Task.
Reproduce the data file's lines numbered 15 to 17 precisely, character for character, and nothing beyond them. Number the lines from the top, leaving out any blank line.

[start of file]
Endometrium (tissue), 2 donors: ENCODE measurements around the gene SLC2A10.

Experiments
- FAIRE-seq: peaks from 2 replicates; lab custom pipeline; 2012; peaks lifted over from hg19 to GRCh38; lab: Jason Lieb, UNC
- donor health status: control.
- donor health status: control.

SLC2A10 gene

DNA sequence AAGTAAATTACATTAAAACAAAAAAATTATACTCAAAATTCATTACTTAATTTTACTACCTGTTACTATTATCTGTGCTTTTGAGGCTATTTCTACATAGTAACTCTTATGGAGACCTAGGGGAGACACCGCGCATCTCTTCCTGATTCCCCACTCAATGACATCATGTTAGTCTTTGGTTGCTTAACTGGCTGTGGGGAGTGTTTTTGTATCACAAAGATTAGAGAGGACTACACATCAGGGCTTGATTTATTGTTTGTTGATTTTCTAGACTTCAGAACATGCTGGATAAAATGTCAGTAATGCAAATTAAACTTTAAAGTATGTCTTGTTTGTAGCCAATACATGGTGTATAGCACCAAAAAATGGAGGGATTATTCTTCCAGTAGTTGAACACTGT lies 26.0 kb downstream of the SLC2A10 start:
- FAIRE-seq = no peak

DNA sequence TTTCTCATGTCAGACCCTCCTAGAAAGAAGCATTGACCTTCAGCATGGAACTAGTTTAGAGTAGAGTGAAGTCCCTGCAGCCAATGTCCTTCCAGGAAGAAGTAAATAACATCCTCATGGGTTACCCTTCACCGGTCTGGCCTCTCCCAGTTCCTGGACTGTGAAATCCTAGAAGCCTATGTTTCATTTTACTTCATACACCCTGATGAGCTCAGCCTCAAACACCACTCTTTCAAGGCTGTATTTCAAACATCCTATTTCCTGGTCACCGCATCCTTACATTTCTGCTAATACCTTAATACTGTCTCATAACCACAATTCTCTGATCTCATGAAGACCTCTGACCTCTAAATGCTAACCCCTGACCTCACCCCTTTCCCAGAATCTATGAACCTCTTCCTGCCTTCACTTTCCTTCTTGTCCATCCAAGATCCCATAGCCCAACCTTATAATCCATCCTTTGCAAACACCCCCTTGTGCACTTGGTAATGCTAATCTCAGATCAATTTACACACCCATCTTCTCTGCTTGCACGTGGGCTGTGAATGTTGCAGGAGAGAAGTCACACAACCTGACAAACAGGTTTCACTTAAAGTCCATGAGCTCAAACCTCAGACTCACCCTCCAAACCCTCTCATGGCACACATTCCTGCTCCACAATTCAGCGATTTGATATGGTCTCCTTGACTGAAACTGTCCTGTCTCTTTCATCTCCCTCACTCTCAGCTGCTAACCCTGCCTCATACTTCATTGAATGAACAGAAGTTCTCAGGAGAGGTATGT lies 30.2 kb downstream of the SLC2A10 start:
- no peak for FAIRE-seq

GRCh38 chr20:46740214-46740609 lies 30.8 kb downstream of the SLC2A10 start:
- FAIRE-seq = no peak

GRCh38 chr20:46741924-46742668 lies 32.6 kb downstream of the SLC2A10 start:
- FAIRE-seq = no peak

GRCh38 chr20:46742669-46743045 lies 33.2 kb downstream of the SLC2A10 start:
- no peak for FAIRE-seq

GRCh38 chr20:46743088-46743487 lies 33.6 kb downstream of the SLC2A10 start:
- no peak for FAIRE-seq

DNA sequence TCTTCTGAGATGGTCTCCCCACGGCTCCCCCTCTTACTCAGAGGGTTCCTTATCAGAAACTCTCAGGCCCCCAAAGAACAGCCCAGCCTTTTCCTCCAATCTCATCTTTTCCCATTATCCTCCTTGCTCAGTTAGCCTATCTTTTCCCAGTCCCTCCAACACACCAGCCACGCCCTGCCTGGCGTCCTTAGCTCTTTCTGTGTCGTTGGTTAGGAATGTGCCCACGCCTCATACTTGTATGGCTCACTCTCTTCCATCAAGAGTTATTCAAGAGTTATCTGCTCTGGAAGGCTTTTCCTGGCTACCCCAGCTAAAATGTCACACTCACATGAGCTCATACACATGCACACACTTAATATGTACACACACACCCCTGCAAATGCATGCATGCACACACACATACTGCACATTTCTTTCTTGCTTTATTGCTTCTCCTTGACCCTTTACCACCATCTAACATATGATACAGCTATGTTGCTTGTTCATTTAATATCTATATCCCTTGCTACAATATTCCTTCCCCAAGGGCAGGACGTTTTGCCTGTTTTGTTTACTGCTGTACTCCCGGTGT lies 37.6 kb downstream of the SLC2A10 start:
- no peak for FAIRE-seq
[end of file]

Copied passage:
GRCh38 chr20:46742669-46743045 lies 33.2 kb downstream of the SLC2A10 start:
- no peak for FAIRE-seq

GRCh38 chr20:46743088-46743487 lies 33.6 kb downstream of the SLC2A10 start: